Thank you for considering Nurture to support your family! We serve Franklin, Delaware, Coshocton, Muskingum, Licking, Knox, Guernsey, Holmes, and Tuscarawas Counties with in-home lactation, accepting both self pay and insurance. Currently, Physical Therapy is available for Franklin County.Continue reading “Nurture Travel Area”
Nurture In-Home Lactation and Physical Therapy Consultations are available with safety protocols in place for both staff and clients. Virtual consultations will continue to be available, allowing families to choose the service that fits their needs. Please reach out with any questions on how we can best serve you!Continue reading “COVID19 In-Home Consultation Safety Protocol”
Navigating insurance is confusing! When Allyson and I (Julie) first sat down to create Nurture Columbus, one of our main goals was to figure out insurance coverage and creative ways we could offer quality, in-home lactation services to ALL families. We have made some great progress working toward this goal, and are continually working each week to improve access to IBCLC lactation services. Here are your current options for covered or discounted services with Nurture:Continue reading “Navigating Insurance and more with Nurture Columbus”
Allyson Wessells, PT, IBCLC
Breastfeeding is a developmental milestone that optimizes the health of baby, mother and the environment. Understanding why a baby breastfeeds, knowing how to be prepared to get breastfeeding started, and being familiar with signs that milk supply and baby’s growth are plentiful help minimize challenges that may occur with this natural progression.Continue reading “Breastfeeding Basics”
Caring for an infant can be stressful at times, but the recent formula shortage has really amplified all the normal infant feeding stressors. We see you all struggling with the extra pressure to make milk or know where you’ll find the formula your baby tolerates best.
Here are some tips for making milk and accessing human milk:Continue reading “Making Milk & Accessing Human Milk”
Nurture is excited to grow our team by bringing on Lisa Sheer as a contractor! Lisa is an International Board Certified Lactation Consultant (IBCLC). She has a background working with WIC and private practice as the owner of Latching On. She serves Coshocton, Muskingum, Licking, Knox, Guernsey, Holmes, and Tuscarawas Counties. We are excited to bring Lisa’s expertise to Nurture and expand insurance coverage by bringing affordable lactation care to more Ohio Counties. To schedule with Lisa,Continue reading “Welcome, Lisa!”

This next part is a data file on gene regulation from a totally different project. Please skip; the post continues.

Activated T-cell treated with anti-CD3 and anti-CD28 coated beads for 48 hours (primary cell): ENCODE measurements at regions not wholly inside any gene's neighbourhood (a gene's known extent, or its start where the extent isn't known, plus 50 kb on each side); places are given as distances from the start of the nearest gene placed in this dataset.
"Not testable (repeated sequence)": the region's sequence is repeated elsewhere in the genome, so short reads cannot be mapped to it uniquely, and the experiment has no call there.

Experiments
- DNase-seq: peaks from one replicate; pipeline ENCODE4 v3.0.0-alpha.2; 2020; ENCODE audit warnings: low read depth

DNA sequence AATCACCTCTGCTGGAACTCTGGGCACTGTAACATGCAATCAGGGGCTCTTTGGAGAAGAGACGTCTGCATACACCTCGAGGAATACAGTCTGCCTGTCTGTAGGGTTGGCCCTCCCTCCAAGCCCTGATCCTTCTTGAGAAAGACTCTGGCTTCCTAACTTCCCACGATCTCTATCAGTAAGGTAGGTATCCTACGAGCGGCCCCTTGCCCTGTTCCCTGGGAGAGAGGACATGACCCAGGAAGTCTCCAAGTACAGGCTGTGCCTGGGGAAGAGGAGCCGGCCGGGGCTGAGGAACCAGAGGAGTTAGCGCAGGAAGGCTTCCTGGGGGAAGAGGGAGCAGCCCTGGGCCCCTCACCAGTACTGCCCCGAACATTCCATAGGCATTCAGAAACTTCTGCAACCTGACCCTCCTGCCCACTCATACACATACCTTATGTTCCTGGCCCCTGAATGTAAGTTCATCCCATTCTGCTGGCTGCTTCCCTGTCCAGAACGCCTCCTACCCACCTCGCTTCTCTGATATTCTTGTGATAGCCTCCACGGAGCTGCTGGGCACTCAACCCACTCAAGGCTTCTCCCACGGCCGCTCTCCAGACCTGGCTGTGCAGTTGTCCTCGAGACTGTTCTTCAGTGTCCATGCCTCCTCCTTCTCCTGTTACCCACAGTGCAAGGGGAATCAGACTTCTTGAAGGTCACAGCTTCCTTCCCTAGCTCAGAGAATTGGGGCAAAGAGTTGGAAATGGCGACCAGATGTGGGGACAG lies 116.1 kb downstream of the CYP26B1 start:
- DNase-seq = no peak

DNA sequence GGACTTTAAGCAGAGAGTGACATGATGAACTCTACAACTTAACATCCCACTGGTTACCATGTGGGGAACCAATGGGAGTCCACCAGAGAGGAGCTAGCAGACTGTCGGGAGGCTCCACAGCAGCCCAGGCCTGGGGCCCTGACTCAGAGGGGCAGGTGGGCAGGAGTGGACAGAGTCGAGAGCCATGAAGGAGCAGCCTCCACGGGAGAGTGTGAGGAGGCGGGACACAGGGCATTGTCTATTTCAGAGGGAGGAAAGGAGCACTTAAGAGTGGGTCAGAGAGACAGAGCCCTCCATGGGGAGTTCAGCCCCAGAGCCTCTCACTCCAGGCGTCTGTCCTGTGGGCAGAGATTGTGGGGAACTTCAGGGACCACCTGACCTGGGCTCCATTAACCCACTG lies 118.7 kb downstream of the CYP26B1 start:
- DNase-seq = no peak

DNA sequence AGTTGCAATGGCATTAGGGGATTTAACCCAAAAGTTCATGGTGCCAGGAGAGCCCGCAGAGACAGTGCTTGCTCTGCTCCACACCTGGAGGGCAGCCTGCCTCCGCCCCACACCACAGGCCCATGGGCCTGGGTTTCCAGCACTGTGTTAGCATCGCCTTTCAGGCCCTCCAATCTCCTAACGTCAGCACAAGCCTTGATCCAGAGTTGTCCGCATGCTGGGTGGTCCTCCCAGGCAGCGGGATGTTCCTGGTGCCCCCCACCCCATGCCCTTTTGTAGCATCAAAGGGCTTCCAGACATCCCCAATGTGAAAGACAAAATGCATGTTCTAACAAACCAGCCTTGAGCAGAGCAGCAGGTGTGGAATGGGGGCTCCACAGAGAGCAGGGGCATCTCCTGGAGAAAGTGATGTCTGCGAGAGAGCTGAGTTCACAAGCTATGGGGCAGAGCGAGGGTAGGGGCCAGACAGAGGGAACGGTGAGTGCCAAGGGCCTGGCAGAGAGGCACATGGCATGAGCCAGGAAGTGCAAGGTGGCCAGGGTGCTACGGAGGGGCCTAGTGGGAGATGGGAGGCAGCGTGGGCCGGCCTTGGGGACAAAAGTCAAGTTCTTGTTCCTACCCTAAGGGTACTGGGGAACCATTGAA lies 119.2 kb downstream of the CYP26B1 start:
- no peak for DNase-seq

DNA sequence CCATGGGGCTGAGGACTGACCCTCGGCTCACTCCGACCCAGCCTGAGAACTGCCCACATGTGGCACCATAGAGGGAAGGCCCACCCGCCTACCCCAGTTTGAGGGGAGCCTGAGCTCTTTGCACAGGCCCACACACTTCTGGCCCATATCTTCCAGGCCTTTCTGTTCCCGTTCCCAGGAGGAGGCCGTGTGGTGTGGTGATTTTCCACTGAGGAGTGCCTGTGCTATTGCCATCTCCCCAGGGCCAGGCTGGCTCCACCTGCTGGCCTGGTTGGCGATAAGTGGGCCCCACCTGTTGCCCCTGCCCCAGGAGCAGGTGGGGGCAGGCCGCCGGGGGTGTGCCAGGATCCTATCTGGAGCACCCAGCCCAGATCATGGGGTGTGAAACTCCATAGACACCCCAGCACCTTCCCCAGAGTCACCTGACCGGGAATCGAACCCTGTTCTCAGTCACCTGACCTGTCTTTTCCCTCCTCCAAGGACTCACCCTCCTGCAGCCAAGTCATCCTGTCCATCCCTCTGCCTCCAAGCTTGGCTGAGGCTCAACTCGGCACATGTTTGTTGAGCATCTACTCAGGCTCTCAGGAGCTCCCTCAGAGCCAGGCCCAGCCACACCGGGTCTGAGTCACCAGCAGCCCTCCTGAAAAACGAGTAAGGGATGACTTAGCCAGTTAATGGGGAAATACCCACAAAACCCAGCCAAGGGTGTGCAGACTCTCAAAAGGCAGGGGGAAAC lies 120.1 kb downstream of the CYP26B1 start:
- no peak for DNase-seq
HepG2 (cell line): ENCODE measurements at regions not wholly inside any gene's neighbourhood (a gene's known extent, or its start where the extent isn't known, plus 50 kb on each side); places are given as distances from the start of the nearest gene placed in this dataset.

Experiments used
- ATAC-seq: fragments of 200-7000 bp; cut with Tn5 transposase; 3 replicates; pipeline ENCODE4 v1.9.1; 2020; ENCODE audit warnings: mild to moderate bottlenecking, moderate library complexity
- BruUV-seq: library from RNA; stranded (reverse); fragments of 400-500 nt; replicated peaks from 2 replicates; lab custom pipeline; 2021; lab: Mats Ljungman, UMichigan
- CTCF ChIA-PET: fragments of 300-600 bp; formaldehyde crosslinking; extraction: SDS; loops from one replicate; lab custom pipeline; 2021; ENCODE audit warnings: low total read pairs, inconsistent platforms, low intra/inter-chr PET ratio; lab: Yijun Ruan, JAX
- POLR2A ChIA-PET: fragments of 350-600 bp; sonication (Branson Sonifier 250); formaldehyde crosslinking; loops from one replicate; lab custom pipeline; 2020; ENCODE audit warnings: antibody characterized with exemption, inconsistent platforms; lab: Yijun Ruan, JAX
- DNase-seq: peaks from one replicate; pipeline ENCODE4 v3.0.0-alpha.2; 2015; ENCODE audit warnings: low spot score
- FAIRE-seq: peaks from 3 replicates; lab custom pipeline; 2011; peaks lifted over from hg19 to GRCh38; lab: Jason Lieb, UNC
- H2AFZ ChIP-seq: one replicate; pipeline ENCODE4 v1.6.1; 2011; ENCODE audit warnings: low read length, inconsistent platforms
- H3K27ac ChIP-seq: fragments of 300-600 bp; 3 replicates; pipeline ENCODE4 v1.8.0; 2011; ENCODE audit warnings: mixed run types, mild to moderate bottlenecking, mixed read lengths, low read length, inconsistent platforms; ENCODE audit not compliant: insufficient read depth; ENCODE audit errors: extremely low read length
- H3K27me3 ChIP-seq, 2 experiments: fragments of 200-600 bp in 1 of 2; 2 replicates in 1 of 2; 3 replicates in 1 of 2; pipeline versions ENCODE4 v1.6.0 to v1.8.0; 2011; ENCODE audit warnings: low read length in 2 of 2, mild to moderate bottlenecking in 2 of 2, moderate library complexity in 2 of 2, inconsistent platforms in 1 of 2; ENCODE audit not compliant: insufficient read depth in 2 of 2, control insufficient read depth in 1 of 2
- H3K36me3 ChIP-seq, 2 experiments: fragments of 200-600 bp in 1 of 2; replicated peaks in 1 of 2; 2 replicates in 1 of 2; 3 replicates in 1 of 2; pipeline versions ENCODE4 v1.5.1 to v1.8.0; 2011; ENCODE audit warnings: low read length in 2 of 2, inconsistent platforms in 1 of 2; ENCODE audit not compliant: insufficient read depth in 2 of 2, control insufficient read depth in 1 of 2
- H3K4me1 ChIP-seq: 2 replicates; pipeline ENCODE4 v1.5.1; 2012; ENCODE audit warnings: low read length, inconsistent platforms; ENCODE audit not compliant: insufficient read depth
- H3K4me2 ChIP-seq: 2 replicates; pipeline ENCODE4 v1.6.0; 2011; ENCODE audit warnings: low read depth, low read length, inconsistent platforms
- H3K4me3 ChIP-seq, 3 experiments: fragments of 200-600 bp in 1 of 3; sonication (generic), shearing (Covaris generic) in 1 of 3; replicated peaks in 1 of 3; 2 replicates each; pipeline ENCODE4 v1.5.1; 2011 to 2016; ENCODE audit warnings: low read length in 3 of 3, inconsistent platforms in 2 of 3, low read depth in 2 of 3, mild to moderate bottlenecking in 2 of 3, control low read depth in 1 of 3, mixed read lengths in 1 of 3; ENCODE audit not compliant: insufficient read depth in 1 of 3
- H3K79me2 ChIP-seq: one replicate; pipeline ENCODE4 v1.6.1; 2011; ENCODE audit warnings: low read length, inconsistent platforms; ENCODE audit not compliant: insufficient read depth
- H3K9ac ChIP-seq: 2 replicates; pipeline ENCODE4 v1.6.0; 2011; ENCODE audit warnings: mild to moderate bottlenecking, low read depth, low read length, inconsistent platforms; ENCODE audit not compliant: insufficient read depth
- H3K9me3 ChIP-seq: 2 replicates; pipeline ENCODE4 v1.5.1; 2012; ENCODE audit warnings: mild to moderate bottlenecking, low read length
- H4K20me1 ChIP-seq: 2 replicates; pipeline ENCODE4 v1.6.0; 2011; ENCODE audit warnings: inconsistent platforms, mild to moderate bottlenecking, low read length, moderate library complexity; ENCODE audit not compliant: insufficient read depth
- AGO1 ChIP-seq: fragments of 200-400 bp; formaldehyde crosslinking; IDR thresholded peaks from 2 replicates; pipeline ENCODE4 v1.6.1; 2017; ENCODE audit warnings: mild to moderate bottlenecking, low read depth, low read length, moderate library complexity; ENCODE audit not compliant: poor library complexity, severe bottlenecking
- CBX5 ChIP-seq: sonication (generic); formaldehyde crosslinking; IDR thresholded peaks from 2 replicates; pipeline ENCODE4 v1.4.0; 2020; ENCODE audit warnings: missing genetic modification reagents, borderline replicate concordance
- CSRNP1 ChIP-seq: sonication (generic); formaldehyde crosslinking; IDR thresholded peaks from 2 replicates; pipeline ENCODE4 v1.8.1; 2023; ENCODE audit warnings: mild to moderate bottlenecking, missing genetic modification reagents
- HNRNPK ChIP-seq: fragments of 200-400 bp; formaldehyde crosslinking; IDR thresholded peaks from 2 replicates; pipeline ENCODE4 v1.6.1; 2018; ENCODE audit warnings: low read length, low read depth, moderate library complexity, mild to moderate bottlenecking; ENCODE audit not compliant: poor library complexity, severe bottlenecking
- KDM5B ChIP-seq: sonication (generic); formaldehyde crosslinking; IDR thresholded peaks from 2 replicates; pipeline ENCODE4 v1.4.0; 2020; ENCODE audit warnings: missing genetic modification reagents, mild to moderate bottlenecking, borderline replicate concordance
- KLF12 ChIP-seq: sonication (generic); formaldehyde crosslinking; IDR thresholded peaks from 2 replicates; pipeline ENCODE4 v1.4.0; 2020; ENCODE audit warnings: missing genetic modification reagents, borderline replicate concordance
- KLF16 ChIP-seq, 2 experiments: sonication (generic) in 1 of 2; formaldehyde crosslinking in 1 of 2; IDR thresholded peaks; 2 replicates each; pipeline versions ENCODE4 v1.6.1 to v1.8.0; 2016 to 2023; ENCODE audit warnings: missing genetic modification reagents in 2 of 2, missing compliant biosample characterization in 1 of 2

Allyson Wessells, PT, MPT, IBCLC
Breastfeeding is visual, breastfeeding is movement, but probably more than anything, breastfeeding is confidence! We see it daily in the families that call on us as lactation consultants to help them through basic to complex challenges. The look on a parent’s face is confidence as they discover how to hold their baby, help their baby move, know that their baby is getting enough, and learn about the biology that has propelled us through time.
Numerous studies show that breastfeeding confidence and newborn behavior are strong predictors of reaching breastfeeding goals. But how does this confidence form? How does this behavior form? As with anything new we learn in life, practice, support, encouragement, and often some problem solving are essential. The high frequency that comes with breastfeeding is practice. Tummy time is practice! Families, friends, healthcare providers, employers and workplaces are vital support. All help to grow maternal confidence that, in turn, positively impacts infant behavior.